Tenn may offer school vouchers, but which schools will take them? (TFP/Omarzu)
Tennessee may offer vouchers averaging $6,628 annually to as many as 5,000 students who attend poorly performing public schools, so students can use the money to go to private school. But with elite private schools in Chattanooga charging as much as $24,000 annually for a day student’s tuition, and most parochial schools charging more than $6,628, how many private schools here will want to accept students with state vouchers? Even state Sen. Todd Gardenhire, R-Chattanooga, who sponsored the school voucher legislation, can’t say. “I don’t know who will take it,” Gardenhire said. “Just because you’re a private school doesn’t mean you have to take it. I haven’t asked any. I just wanted to give them the opportunity.”
Driver’s licenses to be renewed every 8 years (News-Sentinel/Humphrey)
Tennesseans will soon be renewing their driver’s licenses every eight years instead of every five years under one bill given final approval by the Legislature last week while handgun permit holders will be able to a lifetime license without renewal under another. The driver’s license bill (HB198) is projected to save the state $6.4 million annually and the Republican sponsors, Sen. Frank Niceley of Strawberry Plains and Rep. Tilman Goins of Morristown, say it will substantially reduce waiting times at Department of Safety driver’s license station — easing longstanding complaints from residents. “This may be the best bill this year,” Niceley declared in a brief Senate floor debate.
Rowing association to get new lane on Melton Hill Lake (Knoxville News-Sentinel)
Oak Ridge could see bigger and more prestigious rowing regattas after lawmakers secured $250,000 in state funds to add an eighth rowing lane at Melton Hill Lake, officials said. State Rep. John Ragan spearheaded the effort to get the funding along fellow Oak Ridge Republican state Sen. Randy McNally, according to a news release. According to Ragan, having an eighth lane would enable the Oak Ridge Rowing Association to compete for both bigger regattas as well as international regattas. McNally said the regattas have a huge economic impact because they bring teams, fans and relatives who stay in the county’s hotels and motels, eat at restaurants and shop at stores.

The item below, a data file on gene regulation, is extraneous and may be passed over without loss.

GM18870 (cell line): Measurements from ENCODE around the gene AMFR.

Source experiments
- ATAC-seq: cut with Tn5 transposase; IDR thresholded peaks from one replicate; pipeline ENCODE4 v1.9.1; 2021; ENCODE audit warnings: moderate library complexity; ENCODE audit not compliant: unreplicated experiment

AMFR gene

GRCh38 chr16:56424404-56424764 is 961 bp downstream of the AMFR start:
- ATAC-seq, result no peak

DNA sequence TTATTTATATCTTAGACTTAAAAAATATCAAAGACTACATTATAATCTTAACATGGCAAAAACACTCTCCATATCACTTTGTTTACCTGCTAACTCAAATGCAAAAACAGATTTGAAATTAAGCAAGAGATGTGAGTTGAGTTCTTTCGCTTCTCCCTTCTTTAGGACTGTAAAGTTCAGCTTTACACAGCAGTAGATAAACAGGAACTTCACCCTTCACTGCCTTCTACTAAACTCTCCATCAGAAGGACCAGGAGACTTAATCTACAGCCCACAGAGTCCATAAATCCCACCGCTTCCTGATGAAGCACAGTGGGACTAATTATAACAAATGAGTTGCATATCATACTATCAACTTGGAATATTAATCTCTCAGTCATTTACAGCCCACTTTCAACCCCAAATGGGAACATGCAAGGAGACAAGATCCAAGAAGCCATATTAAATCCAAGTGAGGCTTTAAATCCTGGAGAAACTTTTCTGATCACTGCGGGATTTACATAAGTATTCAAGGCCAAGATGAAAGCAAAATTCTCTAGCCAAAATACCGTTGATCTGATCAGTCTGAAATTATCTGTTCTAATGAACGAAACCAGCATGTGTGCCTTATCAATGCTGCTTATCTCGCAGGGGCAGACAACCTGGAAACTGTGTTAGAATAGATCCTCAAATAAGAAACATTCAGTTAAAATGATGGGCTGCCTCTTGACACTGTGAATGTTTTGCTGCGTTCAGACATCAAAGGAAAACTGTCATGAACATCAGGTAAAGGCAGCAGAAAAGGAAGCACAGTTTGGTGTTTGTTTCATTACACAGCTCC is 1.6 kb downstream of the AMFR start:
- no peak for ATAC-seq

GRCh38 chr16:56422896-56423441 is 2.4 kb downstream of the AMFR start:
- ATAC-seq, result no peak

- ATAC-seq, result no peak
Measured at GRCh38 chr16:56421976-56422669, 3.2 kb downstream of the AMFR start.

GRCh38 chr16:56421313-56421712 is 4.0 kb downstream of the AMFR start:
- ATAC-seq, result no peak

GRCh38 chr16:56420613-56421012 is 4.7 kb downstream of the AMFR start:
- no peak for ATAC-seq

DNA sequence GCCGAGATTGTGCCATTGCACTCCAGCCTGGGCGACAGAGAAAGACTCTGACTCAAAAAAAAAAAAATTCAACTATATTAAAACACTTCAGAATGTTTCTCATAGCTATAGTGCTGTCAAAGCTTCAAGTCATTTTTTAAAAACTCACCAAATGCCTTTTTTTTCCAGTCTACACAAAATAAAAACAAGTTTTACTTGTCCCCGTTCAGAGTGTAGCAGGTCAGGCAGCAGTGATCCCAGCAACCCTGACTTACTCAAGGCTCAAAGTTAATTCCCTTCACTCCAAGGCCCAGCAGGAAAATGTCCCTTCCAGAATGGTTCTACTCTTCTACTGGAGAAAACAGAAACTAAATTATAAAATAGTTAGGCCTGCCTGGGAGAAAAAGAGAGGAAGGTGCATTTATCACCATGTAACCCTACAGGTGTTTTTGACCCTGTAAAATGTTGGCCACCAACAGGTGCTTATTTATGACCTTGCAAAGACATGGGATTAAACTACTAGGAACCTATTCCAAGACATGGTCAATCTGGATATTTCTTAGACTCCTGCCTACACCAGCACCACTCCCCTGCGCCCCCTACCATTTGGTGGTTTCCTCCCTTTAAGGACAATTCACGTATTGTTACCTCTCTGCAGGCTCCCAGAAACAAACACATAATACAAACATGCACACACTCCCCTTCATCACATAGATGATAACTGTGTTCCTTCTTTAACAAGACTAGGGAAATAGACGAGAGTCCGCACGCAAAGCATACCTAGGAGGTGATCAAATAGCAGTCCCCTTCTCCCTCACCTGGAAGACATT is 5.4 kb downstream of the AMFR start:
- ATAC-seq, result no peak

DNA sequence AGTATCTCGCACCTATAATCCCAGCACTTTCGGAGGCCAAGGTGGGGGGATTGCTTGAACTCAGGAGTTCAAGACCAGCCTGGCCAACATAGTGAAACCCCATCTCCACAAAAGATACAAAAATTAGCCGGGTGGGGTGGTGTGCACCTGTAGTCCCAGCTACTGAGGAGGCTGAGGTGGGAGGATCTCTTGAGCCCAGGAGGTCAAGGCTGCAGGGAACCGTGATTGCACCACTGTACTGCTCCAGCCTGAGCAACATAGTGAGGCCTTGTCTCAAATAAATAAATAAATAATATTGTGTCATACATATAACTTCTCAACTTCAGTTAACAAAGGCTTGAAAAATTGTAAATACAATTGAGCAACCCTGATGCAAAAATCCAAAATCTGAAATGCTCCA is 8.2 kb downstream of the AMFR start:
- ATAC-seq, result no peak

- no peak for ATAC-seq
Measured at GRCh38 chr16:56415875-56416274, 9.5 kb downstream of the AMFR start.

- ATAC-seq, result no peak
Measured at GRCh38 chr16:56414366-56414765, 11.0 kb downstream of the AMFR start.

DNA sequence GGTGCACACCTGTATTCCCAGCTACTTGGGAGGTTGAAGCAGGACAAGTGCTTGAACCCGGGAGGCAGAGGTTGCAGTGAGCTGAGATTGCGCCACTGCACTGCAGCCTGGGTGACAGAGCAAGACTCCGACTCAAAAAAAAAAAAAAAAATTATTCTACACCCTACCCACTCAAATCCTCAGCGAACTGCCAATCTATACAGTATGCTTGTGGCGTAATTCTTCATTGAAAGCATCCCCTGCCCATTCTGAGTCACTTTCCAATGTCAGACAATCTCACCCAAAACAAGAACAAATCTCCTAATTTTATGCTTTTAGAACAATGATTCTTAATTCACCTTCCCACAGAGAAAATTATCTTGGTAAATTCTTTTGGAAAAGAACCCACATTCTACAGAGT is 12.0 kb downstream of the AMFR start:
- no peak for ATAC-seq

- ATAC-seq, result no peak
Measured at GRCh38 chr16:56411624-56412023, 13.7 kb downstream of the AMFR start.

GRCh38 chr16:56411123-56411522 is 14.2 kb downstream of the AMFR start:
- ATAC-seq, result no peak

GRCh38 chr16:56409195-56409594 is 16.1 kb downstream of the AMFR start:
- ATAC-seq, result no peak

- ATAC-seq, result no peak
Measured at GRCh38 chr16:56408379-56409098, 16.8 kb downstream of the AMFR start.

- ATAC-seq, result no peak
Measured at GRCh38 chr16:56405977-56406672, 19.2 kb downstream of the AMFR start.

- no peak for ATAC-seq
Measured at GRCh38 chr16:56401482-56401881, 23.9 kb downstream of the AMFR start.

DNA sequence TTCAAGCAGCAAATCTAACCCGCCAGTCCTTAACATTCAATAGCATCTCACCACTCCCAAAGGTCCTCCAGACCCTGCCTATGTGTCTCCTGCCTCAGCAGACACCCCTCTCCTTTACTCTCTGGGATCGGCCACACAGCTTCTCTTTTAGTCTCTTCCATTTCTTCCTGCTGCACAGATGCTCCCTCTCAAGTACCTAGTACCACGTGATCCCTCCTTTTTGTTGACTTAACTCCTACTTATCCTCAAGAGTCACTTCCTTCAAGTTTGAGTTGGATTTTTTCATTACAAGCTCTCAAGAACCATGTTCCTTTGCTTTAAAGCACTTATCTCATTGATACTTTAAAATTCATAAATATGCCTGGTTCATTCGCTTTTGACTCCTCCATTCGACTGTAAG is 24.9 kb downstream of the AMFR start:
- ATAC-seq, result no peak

Compromise not a dirty word for Tennessee senators (Tennessean/Troyan)
Sen. Bob Corker was still savoring Tuesday’s 19-0 committee vote for his legislation to review any nuclear deal with Iran when Sen. Lamar Alexander sat down next to him at a meeting two days later and passed him a note. The committee that Alexander chairs had just voted 22-0 to approve his massive rewrite of federal education law, the note said. “I told him we were 41-0,” Alexander said, laughing. Unanimous votes in Congress these days — other than naming a post office — are noteworthy. It’s especially unusual that committee chairmen from the same state would achieve two such votes on major policy issues in a single week.
Alexander, Corker score unusual bipartisan victories (News-Sentinel/Collins)
Score one — no, make that two — points for bipartisanship. It doesn’t happen often, but U.S. Sens. Bob Corker and Lamar Alexander managed to get two potentially controversial bills passed out of their committees last week with large, bipartisan majorities. In both cases, the votes were unanimous. Defying the White House, the Senate Foreign Relations Committee voted 19-0 on Tuesday to pass a bipartisan bill that would let Congress review — and potentially overturn — any deal President Barack Obama’s administration and other world powers might negotiate with Iran to keep that country from developing nuclear weapons.